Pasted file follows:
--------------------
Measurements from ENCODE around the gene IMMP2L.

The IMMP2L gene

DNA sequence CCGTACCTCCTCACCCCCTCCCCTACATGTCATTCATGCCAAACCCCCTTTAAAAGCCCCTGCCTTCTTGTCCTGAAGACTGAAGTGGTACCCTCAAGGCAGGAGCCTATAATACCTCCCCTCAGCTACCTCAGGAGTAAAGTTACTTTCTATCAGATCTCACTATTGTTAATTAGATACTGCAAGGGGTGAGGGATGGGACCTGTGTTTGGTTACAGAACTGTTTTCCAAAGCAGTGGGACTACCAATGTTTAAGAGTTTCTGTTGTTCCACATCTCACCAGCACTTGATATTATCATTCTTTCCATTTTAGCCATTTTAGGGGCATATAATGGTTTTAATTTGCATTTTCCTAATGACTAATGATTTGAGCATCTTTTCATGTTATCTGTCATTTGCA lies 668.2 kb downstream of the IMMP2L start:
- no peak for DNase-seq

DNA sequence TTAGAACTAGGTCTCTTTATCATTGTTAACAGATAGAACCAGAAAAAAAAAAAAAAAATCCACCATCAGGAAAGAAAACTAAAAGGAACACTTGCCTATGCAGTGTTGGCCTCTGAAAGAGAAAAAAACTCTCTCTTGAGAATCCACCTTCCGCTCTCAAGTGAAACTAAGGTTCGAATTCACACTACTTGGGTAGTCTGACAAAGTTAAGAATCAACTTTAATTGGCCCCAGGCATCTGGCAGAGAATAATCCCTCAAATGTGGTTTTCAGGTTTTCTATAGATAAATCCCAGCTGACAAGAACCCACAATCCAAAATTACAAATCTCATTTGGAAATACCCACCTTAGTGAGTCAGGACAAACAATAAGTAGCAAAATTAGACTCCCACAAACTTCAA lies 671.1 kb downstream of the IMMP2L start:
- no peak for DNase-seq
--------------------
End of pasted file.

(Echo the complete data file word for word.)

Measurements from ENCODE around the gene IMMP2L.

The IMMP2L gene

DNA sequence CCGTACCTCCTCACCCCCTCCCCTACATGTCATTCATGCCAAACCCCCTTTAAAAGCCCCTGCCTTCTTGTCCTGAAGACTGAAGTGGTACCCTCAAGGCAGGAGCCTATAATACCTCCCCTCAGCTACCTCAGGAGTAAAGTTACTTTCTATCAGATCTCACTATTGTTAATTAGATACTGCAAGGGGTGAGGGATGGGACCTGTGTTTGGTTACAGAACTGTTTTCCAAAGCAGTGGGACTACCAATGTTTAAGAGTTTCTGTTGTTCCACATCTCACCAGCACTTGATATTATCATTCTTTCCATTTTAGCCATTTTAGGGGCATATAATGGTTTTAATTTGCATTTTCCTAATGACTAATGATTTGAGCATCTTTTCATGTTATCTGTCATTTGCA lies 668.2 kb downstream of the IMMP2L start:
- no peak for DNase-seq

DNA sequence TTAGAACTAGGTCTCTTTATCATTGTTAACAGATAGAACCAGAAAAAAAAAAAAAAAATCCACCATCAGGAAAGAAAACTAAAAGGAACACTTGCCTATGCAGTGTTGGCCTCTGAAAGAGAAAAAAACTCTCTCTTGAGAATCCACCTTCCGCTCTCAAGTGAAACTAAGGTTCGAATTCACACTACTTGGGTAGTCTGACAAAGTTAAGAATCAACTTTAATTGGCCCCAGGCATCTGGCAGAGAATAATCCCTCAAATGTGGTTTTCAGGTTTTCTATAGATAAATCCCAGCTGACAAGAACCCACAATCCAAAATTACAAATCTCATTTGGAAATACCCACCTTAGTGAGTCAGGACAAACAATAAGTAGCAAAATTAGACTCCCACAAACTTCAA lies 671.1 kb downstream of the IMMP2L start:
- no peak for DNase-seq